Weekly Wire
Memphis Flyer Master of Its Domain

Clear Channel pimps the Web address of an obscure Southeast Asian island.

By Jim Hanas

APRIL 17, 2000:  Listeners to Clear Channel-owned radio stations have no doubt heard the advertising spots hawking Internet domain names with the dot-cc extension (as opposed to the more familiar dot-com, dot-net, or dot-org extensions) and perhaps have wondered how it is that the San Antonio-based media-megalith has managed to procure its own top-level Internet domain.

The answer is that it hasn't. Not really.

Dot-cc actually belongs to the Cocos (Keeling) Islands, an Australian territory in the Indian Ocean that has fewer residents (636 according to the 1999 CIA World Factbook) than Clear Channel has radio stations (973 according to radio industry research firm BIA).

Back in the day, all countries were assigned country-code domains, whether they needed them or not. Some of the countries needed them (e.g. dot-uk), while some of them, well, did not. The Cocos (Keeling) Islands are not exactly a simmering tech-bed. The territory's major export is coconuts and, again according to the World Factbook, there were only 300 radios in the whole place (all five-and-a-half square miles of it) as late as 1992. Demand for Web addresses was not high.

So, in 1997, the Cocos Islanders struck a deal with a Seattle-based company, eNIC, to administer the dot-cc domain and to distribute dot-cc domain names. Director of sales and marketing Joe Crowley will not disclose the terms of eNIC's deal with the islanders, but says it includes running a T1 line out into the middle of the Indian Ocean, providing some computers, and helping to develop a shellfish bed.

eNIC's mission is to make dot-cc the next dot-com, a domain that is running out of prime real estate fast. Dot-cc domain names function worldwide just like dot-com names, and probably hardly anyone will think they have anything to do with an obscure Australian territory.

Instead, if Clear Channel's marketing blitz is a success, many people will think the cc stands for Clear Channel.

According to Crowley, dot-cc domains can be purchased through some 6,500 vendors (the price is $100 for two years, compared to $70 for two years for dot-coms), but far and away the largest is SamsDirect Marketing, a Beverly Hills-based company that heretofore specialized in selling compilation CDs -- its biggest seller is a devotional collection called Keep the Faith -- on late-night television.

At the moment, SamsDirect runs spot.cc, a Web site devoted to selling dot-cc domains, and holds exclusive rights to market dot-cc on radio and television. Which is where Clear Channel comes in.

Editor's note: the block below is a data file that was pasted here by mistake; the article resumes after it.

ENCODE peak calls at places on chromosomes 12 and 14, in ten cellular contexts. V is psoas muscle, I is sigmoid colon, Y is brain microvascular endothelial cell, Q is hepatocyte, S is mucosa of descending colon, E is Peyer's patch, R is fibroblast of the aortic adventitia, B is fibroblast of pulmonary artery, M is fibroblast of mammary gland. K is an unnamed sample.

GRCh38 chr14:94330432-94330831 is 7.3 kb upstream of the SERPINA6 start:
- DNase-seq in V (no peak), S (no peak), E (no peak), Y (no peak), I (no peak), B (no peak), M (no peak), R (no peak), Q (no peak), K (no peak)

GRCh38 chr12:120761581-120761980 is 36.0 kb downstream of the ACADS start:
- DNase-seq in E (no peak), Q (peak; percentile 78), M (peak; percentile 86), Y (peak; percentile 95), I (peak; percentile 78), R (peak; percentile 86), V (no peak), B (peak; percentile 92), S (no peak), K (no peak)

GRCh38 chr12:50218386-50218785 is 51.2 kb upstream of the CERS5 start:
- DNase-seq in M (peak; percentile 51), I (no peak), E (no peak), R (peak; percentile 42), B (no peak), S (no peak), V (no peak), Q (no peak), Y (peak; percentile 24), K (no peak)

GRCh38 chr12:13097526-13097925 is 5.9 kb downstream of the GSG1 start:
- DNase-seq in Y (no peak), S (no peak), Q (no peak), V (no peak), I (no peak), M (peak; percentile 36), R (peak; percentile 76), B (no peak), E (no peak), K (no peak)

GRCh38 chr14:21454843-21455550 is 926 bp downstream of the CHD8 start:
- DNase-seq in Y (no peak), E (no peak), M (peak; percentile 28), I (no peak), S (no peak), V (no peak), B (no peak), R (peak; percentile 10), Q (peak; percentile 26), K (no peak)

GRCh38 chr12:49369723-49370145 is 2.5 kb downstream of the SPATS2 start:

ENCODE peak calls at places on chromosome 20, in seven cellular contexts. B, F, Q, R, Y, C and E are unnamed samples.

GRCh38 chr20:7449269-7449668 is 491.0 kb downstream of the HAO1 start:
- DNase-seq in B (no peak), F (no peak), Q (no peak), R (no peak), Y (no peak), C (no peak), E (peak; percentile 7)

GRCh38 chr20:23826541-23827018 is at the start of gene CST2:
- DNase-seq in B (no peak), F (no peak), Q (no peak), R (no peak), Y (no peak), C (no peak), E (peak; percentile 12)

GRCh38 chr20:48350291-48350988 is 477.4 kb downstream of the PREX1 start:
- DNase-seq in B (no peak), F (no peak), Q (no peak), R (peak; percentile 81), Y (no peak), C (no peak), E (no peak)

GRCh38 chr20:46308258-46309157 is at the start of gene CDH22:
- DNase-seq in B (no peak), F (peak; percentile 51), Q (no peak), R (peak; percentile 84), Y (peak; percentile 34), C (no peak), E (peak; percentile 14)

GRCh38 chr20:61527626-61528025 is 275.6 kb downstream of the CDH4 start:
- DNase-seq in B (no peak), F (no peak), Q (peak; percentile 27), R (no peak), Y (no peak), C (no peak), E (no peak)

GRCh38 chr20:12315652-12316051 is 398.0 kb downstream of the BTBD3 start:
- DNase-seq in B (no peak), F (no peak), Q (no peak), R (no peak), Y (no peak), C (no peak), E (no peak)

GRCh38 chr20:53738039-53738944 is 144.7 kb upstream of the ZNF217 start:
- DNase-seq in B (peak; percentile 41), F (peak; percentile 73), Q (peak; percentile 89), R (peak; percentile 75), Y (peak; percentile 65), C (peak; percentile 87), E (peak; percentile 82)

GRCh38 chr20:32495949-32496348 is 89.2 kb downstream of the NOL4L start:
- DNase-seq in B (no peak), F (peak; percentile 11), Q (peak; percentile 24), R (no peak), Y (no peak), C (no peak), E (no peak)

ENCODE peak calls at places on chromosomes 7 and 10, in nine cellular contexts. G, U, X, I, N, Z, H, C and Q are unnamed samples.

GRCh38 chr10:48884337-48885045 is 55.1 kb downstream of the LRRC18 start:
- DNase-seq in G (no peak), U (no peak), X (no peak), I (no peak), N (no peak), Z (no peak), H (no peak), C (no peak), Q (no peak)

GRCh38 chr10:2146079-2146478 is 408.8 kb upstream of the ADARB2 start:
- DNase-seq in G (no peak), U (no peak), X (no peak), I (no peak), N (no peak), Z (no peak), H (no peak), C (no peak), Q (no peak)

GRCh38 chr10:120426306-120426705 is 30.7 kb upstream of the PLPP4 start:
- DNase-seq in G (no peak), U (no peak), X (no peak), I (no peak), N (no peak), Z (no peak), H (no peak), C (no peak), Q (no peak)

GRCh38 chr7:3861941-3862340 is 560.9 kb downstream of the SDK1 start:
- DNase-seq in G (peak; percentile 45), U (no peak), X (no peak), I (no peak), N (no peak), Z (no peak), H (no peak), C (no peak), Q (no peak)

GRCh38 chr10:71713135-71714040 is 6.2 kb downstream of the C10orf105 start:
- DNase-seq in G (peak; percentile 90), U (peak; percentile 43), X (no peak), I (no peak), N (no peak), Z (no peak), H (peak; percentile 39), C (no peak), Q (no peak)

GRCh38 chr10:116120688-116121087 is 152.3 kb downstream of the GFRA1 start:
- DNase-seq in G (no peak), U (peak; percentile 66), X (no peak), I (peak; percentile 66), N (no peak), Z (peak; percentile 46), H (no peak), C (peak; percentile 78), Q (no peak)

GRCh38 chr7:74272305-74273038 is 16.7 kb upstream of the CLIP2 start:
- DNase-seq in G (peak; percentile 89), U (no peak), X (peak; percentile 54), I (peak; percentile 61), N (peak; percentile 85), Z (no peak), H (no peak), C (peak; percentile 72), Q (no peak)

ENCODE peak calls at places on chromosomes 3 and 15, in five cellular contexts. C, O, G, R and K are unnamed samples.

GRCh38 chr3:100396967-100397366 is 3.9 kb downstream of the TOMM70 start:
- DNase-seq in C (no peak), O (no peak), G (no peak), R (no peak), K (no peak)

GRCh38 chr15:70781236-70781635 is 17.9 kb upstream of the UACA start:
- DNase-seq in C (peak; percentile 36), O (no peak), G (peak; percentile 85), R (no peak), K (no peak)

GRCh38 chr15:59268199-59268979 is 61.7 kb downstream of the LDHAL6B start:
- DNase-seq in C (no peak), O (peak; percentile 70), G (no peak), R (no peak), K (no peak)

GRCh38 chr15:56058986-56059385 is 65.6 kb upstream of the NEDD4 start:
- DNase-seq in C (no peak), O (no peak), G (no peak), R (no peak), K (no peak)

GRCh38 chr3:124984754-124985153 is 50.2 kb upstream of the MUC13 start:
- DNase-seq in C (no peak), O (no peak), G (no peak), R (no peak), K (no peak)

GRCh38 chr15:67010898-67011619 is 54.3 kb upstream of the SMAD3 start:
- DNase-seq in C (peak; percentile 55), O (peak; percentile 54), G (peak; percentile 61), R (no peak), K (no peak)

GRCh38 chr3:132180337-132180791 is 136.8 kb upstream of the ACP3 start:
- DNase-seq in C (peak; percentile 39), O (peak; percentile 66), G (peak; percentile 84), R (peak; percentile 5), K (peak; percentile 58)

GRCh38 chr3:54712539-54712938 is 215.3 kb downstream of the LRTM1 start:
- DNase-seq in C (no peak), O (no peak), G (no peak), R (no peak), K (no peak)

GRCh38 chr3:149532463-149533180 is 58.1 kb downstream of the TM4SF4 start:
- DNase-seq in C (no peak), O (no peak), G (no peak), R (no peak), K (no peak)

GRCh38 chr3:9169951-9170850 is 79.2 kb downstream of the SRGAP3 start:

"Clear Channel has been a phenomenal marketing partner," says David Sams, chairman and CEO of SamsDirect. The companies started partnering to move the dot-cc domain in test markets months ago and began rolling its campaign out nationwide in early February. The pitch includes ads on Clear Channel radio stations and links on its Web sites to spot.cc. As in Memphis, Clear Channel stations are also registering their Web sites with dot-cc extensions.

"We have a window here to really get cc out there and establish it as a major domain with Clear Channel and its 800-plus radio stations," says Sams. "It's all about marketing."

Sams says his company has sold some 75,000 dot-cc domain names since the beginning of February (eNIC's Crowley says "a whole lot more than that" have been sold in all) and hopes that there will be a total of 1.5 million dot-ccs out there by the end of next year. That would put dot-cc in front of dot-net as the second most popular domain.

This would mean lots of money for eNIC, SamsDirect, and Clear Channel, all of which will share in the fees paid for the new domain names. Plus, Clear Channel will have imbued a clunky old domain extension with its own corporate aura, becoming -- in effect -- "master of its domain," as Sams observes.

And how many of these will actually belong to real live Cocos Islanders? Crowley and Sams both say there are plenty of dot-cc Web sites that actually originate there, although neither seems too sure about how many plenty might be. But it's not like the islanders aren't getting anything for their virtual real estate. There's an undisclosed stake in the sales, and that T1 line, and a shellfish bed, and who knows?

"I anticipate that the Cocos [Keeling] Islands are going to become one of the most popular vacation spots in the next three or four years," Sams predicts.


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